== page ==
Good Morning. This is Eric Knoff with the Gallatin National Forest Avalanche Advisory issued on Friday, February 17th at 6:45 a.m. Today’s advisory is sponsored by the Pinhead Classic and Spark R&D. This advisory does not apply to operating ski areas.
Overnight, a quick storm dropped 5” of snow in the southern Madison Range. The mountains around Big Sky, West Yellowstone and Cooke City picked up a trace to 1” while the mountains around Bozeman remained dry. This morning, temperatures range from the mid-teens to low 20s F and winds are blowing 15-35 out of the W-SW with ridgetop gusts pushing 40 mph. Today, temps will warm into the high 20s to low 30s F and winds will gradually decrease throughout the day. Another round of moisture impacts the southern ranges tonight. The mountains around Cooke City and West Yellowstone should see 2-3” by tomorrow morning.
The snowpack around Cooke City ranges from 6 to 10 feet deep. Persistent weak layers are not widespread and the pack has had time to adjust from the near record breaking snowstorm last week (photo page). Avalanche activity has been minimal the past few days; a clear indicator avalanches are becoming harder to trigger.
While human triggered slides are less likely today, they are still possible. If a slide is triggered, it has the potential to be large and dangerous. Be extra cautious in steep, rocky terrain where it may be easier to impact buried weak layers. Also, watch for and avoid recently wind loaded slopes.
Today, human triggered avalanches are possible and the avalanche danger is rated MODERATE.
Overnight, Carrot Basin Snotel site in the southern Madison Range picked up 5” of snow totaling .5” of SWE. This will improve riding conditions without significantly increasing the avalanche danger. This fresh snow will form a few wind slabs below leeward ridgelines, but these should be relatively small and easy to avoid.
Aside from wind loaded slopes, a layer of facets buried 1.5-2’ deep still exists. This layer is gaining strength, which is making avalanches harder to trigger. Both the wind slab and persistent weak layer problem are confined to slopes above 8,000 ft. In mid to low elevation terrain, the snowpack has been exposed to free moving water due to warm temps and rain. In these areas the snowpack will be mostly stable as temps hover at or below freezing.
Today, human triggered avalanches are possible (mainly in upper elevation terrain) and the avalanche danger is rated MODERATE.
Yesterday, while hiking up the Blackmore trail in a T-shirts, we were passed by a mountain biker. This is a clear sign conditions are changing. Above average temperatures, strong winds and the lack of snow have created highly variable conditions. On the upper mountain yesterday, we didn’t find a single slope untouched by warm temps, sun and wind. Needless to say, skiing wasn’t great. On the flip side, we both felt comfortable venturing into avalanche terrain and agreed spring like conditions are helping stability.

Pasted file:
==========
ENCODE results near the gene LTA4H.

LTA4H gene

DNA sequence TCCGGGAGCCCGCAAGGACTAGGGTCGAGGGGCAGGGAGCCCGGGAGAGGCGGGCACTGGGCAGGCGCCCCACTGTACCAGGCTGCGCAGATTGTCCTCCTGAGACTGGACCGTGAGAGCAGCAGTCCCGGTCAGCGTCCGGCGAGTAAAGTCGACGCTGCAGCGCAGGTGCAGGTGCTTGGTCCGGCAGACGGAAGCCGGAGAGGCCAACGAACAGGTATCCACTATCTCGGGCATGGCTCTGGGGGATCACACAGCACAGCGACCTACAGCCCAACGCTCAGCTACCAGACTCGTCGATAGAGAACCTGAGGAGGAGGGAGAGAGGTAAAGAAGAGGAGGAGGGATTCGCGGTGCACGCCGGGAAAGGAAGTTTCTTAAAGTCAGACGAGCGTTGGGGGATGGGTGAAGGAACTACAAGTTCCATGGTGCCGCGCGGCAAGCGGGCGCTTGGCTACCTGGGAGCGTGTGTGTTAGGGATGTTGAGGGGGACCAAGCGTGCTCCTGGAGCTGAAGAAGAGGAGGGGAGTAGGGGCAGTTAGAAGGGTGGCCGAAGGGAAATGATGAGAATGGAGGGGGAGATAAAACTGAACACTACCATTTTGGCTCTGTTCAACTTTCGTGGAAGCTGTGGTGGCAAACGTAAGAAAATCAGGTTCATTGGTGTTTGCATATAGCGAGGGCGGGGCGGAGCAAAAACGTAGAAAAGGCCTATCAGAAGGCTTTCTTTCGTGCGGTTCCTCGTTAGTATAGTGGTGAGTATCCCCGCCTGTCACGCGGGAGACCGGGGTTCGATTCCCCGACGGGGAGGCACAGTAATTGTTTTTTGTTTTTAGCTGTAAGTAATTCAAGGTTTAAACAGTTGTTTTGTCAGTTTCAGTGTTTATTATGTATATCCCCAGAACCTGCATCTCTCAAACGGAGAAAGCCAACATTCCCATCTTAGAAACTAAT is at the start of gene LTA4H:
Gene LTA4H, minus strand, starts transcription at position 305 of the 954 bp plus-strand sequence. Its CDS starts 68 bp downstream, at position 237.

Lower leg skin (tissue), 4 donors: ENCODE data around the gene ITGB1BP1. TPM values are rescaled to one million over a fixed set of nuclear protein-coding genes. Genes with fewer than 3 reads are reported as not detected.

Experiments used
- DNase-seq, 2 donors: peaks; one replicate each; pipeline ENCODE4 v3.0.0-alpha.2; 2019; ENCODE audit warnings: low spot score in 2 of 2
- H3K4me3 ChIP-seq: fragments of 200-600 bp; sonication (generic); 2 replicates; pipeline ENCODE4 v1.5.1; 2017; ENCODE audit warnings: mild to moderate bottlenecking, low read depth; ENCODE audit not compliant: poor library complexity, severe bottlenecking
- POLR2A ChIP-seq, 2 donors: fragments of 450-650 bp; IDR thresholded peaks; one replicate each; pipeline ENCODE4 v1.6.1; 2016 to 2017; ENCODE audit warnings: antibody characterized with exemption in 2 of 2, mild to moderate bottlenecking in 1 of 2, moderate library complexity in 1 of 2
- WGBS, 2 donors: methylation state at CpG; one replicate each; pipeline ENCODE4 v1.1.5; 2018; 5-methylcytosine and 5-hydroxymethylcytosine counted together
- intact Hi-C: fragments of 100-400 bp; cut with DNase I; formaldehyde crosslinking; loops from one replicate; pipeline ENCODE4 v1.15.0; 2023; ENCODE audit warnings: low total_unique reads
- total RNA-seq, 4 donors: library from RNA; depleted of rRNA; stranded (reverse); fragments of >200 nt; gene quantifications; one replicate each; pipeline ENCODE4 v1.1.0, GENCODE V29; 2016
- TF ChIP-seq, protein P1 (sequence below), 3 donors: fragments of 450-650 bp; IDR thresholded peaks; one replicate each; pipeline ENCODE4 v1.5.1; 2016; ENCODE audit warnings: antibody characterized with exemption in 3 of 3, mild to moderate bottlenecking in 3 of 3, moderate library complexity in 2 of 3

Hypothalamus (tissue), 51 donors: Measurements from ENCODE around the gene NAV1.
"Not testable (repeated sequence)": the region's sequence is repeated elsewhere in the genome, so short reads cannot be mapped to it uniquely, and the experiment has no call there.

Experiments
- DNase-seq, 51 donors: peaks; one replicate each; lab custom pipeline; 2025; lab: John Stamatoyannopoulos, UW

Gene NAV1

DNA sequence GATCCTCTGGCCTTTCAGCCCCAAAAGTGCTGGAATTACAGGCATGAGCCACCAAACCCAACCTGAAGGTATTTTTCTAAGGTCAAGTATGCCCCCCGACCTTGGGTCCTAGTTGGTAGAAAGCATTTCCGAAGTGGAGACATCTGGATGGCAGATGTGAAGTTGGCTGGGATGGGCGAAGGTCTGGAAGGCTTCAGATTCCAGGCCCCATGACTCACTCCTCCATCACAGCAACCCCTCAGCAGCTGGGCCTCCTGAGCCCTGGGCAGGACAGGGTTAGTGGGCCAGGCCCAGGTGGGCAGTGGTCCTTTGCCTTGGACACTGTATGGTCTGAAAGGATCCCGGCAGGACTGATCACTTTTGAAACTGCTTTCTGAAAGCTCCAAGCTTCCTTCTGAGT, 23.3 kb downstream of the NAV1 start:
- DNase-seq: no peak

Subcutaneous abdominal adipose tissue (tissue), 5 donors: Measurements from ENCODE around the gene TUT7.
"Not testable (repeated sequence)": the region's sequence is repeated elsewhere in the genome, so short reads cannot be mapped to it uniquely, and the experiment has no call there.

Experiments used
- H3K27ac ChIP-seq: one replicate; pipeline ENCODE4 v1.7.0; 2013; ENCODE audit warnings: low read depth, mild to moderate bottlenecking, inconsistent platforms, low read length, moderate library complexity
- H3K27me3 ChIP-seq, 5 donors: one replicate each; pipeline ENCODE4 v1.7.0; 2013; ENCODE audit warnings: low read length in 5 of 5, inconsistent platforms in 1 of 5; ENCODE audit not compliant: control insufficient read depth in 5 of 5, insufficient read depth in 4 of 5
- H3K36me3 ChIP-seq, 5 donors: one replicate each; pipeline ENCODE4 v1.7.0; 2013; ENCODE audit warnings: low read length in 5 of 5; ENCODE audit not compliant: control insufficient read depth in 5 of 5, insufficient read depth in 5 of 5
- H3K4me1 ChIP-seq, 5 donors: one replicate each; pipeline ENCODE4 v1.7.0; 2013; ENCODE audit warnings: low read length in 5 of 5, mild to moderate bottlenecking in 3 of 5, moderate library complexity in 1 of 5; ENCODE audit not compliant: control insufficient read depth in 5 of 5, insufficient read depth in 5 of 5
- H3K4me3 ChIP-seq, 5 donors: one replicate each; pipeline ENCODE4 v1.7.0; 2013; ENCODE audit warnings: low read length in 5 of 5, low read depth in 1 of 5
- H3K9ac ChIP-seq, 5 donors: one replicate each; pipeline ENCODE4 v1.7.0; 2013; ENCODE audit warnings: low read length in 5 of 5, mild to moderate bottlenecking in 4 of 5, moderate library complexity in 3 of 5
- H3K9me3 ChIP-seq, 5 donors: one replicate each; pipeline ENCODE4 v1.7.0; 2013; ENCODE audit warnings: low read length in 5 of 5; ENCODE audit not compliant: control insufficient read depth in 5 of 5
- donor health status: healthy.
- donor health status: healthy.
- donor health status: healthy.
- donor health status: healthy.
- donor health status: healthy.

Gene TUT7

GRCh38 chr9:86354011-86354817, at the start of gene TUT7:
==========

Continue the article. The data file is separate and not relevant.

With a strong refreeze overnight, human triggered avalanches are unlikely today. It will be worth paying attention to previously wind loaded slopes near upper elevation ridgelines. We did observe one recent slab avalanche on the north face of Mt Blackmore triggered by a cornice drop (photo). This is a good reminder that Low danger does not mean NO danger.
Today, generally safe avalanche conditions exist and the avalanche danger is rated LOW.
I will issue the next advisory tomorrow morning by 7:30 a.m.
We rely on your field observations. Send us an email with simple weather and snowpack information along the lines of what you might share with your friends: How much new snow? Was the skiing/riding any good? Did you see any avalanches or signs of instability? Was snow blowing at the ridgelines? If you have snowpit or test data we'll take that too, but this core info is super helpful! Email us at firstname.lastname@example.org or leave a message at 406-587-6984.
Beacon Training Park at Beall: Open and free to the public for avalanche beacon practice seven days a week from 9 a.m. to 8 p.m., southeast corner of Beall Park in Bozeman.
Weekly rescue training and snowpack update, 6:30-7:30 p.m., Cooke City Super 8 on Friday, Lulu Pass Road for field location Saturday (Look for the yellow sign).
Tonight, 1-hr Avalanche Awareness, 6-7 p.m., Madison Valley Rural Fire Department Station 1.
Today through the 19th, Bozeman Split Fest, rescue clinic/avy conditions talk on Friday. More info here.
March 4, Pinhead Classic, Proceeds to benefit Friends of GNFAC. More info here.